Estuaries like Tampa Bay are among the most diverse and productive ecosystems in the world. More than 70% of all fish, shellfish, and crustaceans spend some part of their lives in the protected estuarine waters of coastal wetlands. The unique environment of brackish water is a perfect nursery ground for spawning, breeding, feeding, or maturation (FEP, April 2009). Salt marsh communities are critically important habitats that grow along the intertidal fringe of the bay, preventing erosion, absorbing pollutants, and providing habitat for important fish and wildlife species.
Salt marsh planting projects have become an environmental tool for restoring our lost habitat. Studies demonstrate that restored salt marshes provide fish access to usable habitats and are directly linked to fish growth, productivity, and resilience, (FEP, April 2009). Research and development also now allows scientists to include many different habitats in marsh restoration projects.
Opportunities to participate in salt marsh planting projects arise throughout the year, usually with a 1-2 month notice. Keep an eye on our volunteer page for future project listings.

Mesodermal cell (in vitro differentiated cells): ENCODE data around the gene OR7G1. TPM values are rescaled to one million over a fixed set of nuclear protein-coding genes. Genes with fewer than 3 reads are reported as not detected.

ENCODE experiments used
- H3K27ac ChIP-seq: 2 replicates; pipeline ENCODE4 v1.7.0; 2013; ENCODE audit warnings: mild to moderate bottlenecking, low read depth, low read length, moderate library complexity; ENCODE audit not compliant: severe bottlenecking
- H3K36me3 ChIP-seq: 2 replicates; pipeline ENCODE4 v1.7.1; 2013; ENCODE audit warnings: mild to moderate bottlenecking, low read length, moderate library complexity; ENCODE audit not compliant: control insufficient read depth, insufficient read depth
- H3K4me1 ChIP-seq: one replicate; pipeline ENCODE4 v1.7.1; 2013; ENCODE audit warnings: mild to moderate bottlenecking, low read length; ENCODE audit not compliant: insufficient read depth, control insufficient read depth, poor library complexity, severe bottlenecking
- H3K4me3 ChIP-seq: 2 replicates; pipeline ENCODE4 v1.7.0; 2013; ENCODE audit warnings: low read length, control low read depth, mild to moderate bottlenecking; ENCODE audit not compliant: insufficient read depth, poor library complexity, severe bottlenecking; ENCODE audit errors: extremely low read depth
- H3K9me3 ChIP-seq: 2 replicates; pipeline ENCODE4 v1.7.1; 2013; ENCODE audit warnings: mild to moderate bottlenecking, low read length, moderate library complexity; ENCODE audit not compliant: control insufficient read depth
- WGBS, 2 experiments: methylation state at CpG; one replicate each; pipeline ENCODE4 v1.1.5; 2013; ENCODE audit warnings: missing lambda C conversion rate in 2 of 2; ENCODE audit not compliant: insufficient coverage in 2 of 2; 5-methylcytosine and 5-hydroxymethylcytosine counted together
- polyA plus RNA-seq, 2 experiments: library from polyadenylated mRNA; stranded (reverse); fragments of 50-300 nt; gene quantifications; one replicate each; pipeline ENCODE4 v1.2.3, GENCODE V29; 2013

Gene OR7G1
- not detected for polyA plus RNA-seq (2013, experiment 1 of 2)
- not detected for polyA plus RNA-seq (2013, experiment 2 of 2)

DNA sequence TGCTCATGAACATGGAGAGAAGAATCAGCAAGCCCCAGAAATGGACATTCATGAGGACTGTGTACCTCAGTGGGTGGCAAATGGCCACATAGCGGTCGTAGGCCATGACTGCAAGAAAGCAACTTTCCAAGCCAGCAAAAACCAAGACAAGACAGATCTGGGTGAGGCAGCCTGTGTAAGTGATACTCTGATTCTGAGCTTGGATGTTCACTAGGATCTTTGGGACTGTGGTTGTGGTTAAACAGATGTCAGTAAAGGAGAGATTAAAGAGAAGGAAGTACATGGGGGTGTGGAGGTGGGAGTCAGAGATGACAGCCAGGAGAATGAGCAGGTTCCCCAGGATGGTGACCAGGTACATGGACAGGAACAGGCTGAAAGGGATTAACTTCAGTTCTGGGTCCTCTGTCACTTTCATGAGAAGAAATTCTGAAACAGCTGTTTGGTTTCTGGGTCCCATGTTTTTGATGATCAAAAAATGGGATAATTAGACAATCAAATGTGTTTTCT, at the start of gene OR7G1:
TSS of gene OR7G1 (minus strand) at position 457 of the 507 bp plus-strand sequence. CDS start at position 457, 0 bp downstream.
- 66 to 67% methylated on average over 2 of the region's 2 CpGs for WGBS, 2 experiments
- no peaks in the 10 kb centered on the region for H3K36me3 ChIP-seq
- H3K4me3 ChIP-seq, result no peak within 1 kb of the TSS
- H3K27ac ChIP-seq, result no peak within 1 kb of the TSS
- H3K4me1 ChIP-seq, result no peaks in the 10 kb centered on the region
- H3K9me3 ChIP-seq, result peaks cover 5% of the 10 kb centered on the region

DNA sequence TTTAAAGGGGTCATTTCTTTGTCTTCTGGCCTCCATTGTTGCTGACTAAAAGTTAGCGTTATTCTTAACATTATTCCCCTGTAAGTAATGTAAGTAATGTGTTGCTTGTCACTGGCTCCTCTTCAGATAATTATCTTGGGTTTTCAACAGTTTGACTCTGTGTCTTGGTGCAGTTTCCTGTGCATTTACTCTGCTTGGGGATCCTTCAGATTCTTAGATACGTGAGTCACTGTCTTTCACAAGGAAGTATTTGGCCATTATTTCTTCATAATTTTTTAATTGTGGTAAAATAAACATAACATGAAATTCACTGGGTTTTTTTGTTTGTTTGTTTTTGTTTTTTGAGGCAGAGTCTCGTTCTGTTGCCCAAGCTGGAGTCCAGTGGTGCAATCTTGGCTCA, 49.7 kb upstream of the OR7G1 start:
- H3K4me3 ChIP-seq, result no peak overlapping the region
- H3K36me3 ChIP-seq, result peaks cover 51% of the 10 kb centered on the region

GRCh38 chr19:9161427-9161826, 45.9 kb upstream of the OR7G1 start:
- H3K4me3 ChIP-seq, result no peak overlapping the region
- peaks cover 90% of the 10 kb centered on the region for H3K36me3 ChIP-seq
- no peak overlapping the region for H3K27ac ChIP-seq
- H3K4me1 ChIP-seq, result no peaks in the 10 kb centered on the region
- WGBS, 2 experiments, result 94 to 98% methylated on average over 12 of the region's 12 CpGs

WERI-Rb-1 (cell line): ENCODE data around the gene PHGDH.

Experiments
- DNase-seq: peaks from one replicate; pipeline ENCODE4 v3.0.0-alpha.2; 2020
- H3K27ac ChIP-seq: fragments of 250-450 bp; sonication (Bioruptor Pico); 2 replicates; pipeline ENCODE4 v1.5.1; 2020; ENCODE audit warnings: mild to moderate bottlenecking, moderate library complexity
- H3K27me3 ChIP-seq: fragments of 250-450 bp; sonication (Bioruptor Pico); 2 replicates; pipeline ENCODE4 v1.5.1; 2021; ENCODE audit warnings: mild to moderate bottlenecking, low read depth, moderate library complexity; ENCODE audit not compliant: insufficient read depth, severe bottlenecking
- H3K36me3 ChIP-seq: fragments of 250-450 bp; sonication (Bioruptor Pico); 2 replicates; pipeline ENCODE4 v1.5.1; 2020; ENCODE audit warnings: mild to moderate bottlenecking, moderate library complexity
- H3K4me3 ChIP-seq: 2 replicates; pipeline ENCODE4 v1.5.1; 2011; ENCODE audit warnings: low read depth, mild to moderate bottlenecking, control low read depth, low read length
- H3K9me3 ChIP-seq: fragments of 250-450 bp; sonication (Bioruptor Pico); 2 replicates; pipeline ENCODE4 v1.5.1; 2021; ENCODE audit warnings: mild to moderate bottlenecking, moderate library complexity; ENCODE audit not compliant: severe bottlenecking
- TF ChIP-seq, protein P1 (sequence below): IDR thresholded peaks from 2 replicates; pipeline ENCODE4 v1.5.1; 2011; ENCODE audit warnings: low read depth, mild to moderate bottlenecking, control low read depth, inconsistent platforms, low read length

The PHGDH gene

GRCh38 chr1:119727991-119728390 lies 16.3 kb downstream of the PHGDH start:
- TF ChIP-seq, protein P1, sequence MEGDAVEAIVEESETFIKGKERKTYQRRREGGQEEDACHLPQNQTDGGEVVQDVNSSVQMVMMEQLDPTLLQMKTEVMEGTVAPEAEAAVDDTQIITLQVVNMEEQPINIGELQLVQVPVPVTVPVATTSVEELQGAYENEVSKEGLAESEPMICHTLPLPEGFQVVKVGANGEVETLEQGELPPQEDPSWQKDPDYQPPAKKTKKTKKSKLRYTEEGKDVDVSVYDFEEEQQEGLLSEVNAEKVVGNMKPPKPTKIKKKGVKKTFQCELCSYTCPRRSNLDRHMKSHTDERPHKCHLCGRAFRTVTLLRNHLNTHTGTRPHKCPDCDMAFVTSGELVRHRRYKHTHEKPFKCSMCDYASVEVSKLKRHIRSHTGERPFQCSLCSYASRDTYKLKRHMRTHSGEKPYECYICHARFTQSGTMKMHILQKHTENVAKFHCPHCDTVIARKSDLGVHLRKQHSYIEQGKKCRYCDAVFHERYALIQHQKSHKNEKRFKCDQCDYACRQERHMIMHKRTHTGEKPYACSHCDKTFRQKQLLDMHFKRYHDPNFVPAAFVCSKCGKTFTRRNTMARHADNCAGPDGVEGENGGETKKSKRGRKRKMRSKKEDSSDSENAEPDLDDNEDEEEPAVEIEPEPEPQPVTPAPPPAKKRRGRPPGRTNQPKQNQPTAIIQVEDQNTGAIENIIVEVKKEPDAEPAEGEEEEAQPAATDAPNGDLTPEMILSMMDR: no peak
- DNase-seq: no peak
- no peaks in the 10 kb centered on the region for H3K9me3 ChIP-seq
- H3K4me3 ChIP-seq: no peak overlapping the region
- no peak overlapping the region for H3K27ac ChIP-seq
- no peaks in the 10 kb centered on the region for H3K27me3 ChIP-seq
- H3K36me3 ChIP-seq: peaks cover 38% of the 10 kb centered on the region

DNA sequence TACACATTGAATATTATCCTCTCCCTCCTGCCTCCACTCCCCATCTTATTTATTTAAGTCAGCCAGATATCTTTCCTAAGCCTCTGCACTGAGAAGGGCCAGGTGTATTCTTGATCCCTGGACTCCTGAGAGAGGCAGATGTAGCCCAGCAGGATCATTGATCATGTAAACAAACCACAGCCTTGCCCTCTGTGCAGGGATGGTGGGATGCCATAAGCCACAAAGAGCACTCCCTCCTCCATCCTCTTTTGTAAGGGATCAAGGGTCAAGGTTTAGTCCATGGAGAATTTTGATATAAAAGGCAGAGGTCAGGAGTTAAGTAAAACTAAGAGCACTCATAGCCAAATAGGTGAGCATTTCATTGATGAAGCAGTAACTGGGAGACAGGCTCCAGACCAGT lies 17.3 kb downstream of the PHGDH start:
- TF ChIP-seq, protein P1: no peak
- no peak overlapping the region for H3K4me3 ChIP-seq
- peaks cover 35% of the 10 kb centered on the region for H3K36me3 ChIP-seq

Above: Bahia Beach (from left: Baseline, 1-year, 2-year)
How Does Salt Marsh Help Tampa Bay?
Salt marsh has numerous benefits for Tampa Bay and its marine and shoreline inhabitants.
- Stablizes shorelines and protects against erosion
- Provides habitat for small fish and other creatures
- Traps sediments that would otherwise sweep into the bay
The Proof is In the Numbers
Salt marsh plantings occur throughout the year. Community volunteers and students from the Bay Grasses In Classes program participate in restoration efforts in Tampa Bay and have contributed to restoring the bay. Here are our most current numbers:
- We restored 294 acres of wetland habitat!
- We planted 334,204 plugs of salt marsh.
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3000 Pinellas Bayway South, Tierra Verde, FL 33715
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